The old folks don't get it.
And by old, of course, that means anyone who has been legally buying adult beverages for at least 10 years. See, the folks who are making movies or writing books about high school life are so far removed from high school that they're continually reverting to what high school was like for them, according to a group of Chicago teens who attended a recent screening of "American Teen," a film by Nanette Burstein, which opens today.
It's about the closest thing to what real high school kids go through, they say of the documentary, which spends a year with a group of students at a high school in Warsaw, Ind. In a way, it's a cheat-sheet look at what high school life is like now.
It's entertainment, but it's a teaching tool, a fly-on-the-wall view of the real, everyday lives of teens. In this film, you'll see basement parties and kids drinking and partying, with their parents hanging out a floor above them. You'll see teens deal with bad breakups and having sex or just simply trying to fit in and not be so socially awkward.
"People like to be very entertained in documentaries, but it's unusual. Often, they can be more educational, which is great, but if you can have something with substance, which is also highly entertaining, it is wonderful for audiences," Burstein says. "But it's so relatable. It's relatable to people of all generations. A lot of high school hasn't changed. And even though they're in small-town America, it's relatable to people in urban areas and of other races and cultures. Because it has to do with that search of identity and being able to be yourself when you're against all odds."
"American Teen" viewers meet five kids: Hannah (the artist), Colin (the jock), Megan (the mean girl), Mitch (the heartthrob) and Jake (the band geek). Though the locals quibble with the stereotypes, the film hits close to the truth, they say. They added that while they would have liked to have seen more of their lives mirrored, doing a bunch of homework and filling out college applications isn't exactly silver-screen material.
We sat down separately with a group of local students at the Breakfast Club—get it?—which is located right outside the West Loop, and later hung out with the film's "stars" at the Hollywood Blvd. Theatre in Woodridge to find out who relates to whom and how being a part of this film has changed the lives of the cast members.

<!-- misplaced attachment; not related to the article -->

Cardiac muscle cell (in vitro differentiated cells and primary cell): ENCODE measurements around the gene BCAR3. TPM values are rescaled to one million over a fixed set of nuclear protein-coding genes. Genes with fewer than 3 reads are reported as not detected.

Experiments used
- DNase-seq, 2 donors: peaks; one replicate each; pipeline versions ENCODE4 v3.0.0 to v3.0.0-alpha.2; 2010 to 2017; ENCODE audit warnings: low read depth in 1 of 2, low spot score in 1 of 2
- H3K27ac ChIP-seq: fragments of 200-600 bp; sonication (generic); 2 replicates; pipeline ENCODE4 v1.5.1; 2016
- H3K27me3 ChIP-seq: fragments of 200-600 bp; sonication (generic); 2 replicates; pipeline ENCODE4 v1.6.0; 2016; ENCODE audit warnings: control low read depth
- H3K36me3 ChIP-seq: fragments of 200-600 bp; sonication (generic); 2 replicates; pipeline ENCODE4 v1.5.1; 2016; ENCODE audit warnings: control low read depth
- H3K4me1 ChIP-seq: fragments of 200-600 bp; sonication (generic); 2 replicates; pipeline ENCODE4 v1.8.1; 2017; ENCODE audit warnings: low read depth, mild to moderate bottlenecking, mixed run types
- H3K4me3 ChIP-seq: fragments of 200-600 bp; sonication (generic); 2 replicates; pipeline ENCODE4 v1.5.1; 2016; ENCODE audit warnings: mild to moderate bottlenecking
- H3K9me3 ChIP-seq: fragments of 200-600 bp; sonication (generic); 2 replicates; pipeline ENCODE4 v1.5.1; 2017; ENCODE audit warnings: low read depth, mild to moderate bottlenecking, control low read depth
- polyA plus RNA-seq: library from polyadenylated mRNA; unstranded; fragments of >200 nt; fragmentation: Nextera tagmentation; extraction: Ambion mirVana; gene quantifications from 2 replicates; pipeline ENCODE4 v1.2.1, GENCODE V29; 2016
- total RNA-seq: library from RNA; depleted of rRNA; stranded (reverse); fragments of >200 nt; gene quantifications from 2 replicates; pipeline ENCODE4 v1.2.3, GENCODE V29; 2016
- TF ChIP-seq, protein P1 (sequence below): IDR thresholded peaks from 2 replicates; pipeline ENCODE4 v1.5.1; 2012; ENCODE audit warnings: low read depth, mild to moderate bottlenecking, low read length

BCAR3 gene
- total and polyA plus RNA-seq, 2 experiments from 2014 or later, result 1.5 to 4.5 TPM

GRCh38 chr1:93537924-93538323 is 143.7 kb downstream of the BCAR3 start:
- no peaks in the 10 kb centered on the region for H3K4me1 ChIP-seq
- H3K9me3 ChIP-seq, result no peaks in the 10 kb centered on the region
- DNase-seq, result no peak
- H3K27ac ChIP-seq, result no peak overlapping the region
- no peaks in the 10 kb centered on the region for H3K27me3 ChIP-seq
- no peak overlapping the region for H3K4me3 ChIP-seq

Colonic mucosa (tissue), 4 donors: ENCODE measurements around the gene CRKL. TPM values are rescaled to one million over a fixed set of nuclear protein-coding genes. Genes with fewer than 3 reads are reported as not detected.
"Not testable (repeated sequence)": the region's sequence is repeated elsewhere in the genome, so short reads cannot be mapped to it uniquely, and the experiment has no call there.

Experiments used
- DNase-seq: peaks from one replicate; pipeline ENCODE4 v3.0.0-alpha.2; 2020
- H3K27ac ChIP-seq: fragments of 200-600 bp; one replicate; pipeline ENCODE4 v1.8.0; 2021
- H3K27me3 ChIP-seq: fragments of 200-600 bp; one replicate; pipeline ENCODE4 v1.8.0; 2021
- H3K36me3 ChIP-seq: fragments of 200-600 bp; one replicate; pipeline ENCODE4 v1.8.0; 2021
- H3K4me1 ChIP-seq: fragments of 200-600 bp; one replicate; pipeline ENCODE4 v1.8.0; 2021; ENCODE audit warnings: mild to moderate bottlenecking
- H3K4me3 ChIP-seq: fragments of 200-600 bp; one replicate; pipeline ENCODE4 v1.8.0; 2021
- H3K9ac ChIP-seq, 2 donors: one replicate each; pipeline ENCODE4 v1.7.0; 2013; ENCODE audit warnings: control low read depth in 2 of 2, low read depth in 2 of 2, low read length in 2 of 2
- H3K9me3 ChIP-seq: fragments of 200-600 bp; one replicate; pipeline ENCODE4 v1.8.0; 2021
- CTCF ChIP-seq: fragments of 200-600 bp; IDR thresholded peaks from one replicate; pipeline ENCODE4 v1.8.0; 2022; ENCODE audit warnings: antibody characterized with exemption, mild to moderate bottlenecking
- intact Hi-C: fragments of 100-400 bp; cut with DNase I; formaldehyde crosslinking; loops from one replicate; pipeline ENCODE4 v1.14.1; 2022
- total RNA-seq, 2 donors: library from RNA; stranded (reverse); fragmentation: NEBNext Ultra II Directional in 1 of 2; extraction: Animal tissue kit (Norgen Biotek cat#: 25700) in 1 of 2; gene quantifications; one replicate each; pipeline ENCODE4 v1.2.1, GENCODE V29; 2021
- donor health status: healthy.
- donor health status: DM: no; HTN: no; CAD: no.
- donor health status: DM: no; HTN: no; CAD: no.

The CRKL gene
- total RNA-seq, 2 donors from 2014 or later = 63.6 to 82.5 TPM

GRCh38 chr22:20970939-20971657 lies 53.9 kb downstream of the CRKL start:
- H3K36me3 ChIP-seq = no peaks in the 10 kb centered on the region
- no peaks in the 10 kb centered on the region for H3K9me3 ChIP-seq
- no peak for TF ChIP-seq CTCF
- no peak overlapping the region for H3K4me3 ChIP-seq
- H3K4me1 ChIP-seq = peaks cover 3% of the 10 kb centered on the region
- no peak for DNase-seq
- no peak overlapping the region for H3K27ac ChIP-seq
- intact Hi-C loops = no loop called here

First up, the "American Teens" (minus Hannah, who wasn't traveling with the group):
Colin Clemens: "I finally broke out of my social group. I had one group of friends in high school, and it wasn't that I didn't like people. I was just comfortable there. After this movie, I got to know Jake and Hannah a little bit, and they're opposites from me in a lot of ways."
Mitch Reinholt: "The time I got to share with these guys, no one can ever take that away from us. Overall, I wouldn't change a whole lot. Well, except I wouldn't break up with a girl over text message anymore."
Jake Tusing: "It helped me develop more confidence and see that more people liked me than I thought. People aren't as mean and heartless as I made them out to be in my mind in high school."
Megan Krizmanich: "I've made four new best friends. I like to walk away from an experience having no regrets, and that's how I feel about senior year. I wouldn't be the same person if I hadn't had this experience."
The Chicago teens, all from Northside College Prep High School, on their film counterparts:
Benjamin Garcia, 17: "The jock. I do four sports in three seasons. When I was coming into high school, I was thinking, 'Man, I've got to get a scholarship or something, because paying for college is going to be ridiculous.' My parents told me straight out, 'We're not going to pay for your undergrad, so you're going to have to find some way to pay for it.' "
Rana Marks, 18: "The artsy girl. But she was a little crazy. But I don't consider myself crazy. But I'm into theater. But I also play tennis, and I also could be seen as not the theater kid, as the girl who likes to dress up for school and be prissy. Or I think I would pick the [heartthrob] guy. He's the one guy who didn't seem like he was labeled to be in a certain category. He was dating the punky girl, so he went past the stereotype of the jock guy who could only be with his jock friends. Plus he was into musical theater. Totally me."
Preston Buehrer, 18: "The really eclectic girl who didn't hang out with one group. I never really hung out with one group of people until senior year. It's kind of fun to drift around. And she reflected me in that kind of way. She wasn't too attached to any one group. And she wanted to go to school in a big city, and she fought with her parents to go to school in a big city."
Jose Chota, 18: "I think I would have to go with the guy, the text-message-breakup guy. I've done that. I'm really bad. And although sometimes I don't feel like I hang out with one group, I saw how his friends influenced him a lot. And I realized that sometimes my friends do that to me."Copyright © 2015, Los Angeles Times